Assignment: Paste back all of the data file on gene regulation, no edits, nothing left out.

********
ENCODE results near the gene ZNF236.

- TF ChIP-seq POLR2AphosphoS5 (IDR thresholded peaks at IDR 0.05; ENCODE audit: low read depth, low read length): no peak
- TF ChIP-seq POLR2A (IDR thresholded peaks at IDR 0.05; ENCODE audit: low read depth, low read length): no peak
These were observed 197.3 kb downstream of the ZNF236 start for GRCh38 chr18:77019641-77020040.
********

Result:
ENCODE results near the gene ZNF236.

- TF ChIP-seq POLR2AphosphoS5 (IDR thresholded peaks at IDR 0.05; ENCODE audit: low read depth, low read length): no peak
- TF ChIP-seq POLR2A (IDR thresholded peaks at IDR 0.05; ENCODE audit: low read depth, low read length): no peak
These were observed 197.3 kb downstream of the ZNF236 start for GRCh38 chr18:77019641-77020040.